New York Times reporter Gardiner Harris latest hit on a conservative foreign policy figure appears to have backfired in spectacular fashion. Harris's report isupposedly caught United Nations Ambassador Nikki Haley for wild spending on her official residence, “Envoy’s View of City is Priceless. The Curtains? $52,000.” The text box: “A purchase was made at a time when the State Dept. was slashing its budget.” Or maybe not. The decision to purchase the curtains for the official residence, as well as the move to a new residence, was made in 2016, during the Obama administration.
May 2018 has been extraordinary for its high volume of establishment press corrections and erroneous tweet deletions. One particular correction at the New York Times stands out from the rest of that crowded field. In that correction, published on May 16 (for the May 17 print edition), the Times admitted that reporter Gardiner Harris committed four significant errors in an attack piece posing as a hard-news story about Mark Dubowitz, the chief executive of the Foundation for Defense of Democracies think tank.
New York Times reporter Gardiner Harris apparently has no nose for news -- at least not for the kind that may make President Trump look like an effective leader. His Wednesday story, “On Big Day, Top Diplomat Is Halfway Around the World, Raising Questions,” buried the lead in embarrassing fashion while mocking supposedly AWOL Secretary of State Mike Pompeo. Incredibly, the news of Mike Pompeo supervising the then-imminent release of three Americans being held in North Korea was relegated to paragraph 11 of a 17 graph story, in an “oh by the way” fashion. Yet it led the paper’s front page the next day!
In Friday’s New York Times, Gardiner Harris and Eileen Sullivan went on the attack against Mike Pompeo, the current CIA Director and President Trump’s nominee to become Secretary of State with the title “Trading Snarl for Smile, Pompeo Makes Case to Lead State Department.”
The New York Times' Gardiner Harris came up with a Trump-centric spin on an annual report about religious persecution worldwide, which this year focused on the terrorists of ISIS, in his Wednesday report “Islamic State Criticized As Persecutor In U.S. Report.” The text box: “Singling out ISIS in a study of threats to religious freedom.” Harris had some other threats in mind: The Trump administration, for one, both for attacks on Muslims and for failing to bring more of them in as refugees.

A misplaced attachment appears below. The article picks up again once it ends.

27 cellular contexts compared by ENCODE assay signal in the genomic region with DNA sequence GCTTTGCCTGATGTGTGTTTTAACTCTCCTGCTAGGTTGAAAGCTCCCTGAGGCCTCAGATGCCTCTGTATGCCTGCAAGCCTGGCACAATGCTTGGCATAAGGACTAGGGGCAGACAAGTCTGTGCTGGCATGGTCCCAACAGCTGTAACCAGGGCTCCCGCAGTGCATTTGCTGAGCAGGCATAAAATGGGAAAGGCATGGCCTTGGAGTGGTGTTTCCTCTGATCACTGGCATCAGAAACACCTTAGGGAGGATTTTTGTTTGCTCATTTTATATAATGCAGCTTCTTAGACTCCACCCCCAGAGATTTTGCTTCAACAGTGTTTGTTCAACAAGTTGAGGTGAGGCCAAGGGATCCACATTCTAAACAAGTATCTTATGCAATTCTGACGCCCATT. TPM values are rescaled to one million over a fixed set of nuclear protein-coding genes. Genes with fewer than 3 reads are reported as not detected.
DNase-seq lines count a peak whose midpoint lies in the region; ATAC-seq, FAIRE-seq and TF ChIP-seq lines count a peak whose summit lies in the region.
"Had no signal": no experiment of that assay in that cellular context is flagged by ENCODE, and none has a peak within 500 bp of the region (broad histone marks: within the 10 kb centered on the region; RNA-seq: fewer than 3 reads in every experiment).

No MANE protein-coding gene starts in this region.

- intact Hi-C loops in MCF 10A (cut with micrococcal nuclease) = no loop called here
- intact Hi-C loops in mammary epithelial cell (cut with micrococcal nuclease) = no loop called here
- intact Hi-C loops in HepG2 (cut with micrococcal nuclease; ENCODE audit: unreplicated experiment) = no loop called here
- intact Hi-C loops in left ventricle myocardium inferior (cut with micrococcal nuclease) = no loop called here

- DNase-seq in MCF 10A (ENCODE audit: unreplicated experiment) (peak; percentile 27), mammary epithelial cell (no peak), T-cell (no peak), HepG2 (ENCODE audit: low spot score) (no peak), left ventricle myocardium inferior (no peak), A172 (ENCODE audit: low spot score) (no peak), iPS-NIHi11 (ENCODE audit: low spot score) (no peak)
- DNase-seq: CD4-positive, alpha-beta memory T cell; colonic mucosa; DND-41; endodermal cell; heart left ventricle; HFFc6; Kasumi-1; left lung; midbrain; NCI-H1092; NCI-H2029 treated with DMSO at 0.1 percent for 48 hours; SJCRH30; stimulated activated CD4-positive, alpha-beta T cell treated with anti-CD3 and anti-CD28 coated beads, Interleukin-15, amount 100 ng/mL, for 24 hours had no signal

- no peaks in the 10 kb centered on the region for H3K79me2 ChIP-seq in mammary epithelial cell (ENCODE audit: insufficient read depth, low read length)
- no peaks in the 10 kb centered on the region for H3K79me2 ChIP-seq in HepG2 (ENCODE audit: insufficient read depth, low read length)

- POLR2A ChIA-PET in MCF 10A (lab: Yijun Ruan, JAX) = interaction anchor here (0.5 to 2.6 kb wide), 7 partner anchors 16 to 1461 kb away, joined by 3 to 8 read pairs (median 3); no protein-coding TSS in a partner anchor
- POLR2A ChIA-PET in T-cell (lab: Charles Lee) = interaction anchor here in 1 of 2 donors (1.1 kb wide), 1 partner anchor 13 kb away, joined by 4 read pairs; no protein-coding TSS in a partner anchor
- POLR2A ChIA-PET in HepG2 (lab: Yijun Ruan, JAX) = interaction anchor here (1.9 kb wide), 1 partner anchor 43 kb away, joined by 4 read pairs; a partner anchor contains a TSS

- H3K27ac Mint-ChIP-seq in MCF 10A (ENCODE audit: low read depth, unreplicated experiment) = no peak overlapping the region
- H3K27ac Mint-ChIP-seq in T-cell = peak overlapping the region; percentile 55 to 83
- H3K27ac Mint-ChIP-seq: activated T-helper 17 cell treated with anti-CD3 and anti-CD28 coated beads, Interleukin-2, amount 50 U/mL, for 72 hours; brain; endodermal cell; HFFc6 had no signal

Presidential visits to wounded soldiers at Walter Reed should be non-political events worthy of non-partisan coverage, but the New York Times manages to shows its colors even in those solemn moments. In the half-page “Obama’s Sacred Duty: Visiting the Wounded -- Trips to Walter Reed Take Toll and Inspire," reporter Gardiner Harris brought a somber, emotional, personalized tone to the proceedings. But visits by George W. Bush were greeted with terse headlines and criticism.
At a Sunday press briefing in Lima, Peru, President Barack Obama concluded his response to a question referring to how President-Elect Trump might consider handling his extensive holdings during his presidency by saying that "I am extremely proud of the fact that over eight years we have not had the kinds of scandals that have plagued other administrations."
At a press conference in Greece on Tuesday, President Barack Obama claimed that when he came into office, "the economy was contracting faster than it did during the Great Depression, but we were able to intervene, apply lessons learned and stabilize and then begin growth again." Naturally, Elena Becatoros and Josh Lederman at the Associated Press and Gardiner Harris at the New York Times, all of whom were there, failed to report that statement and two others surrounding it, let alone expose how blatantly wrong Obama's claims were on so many fronts.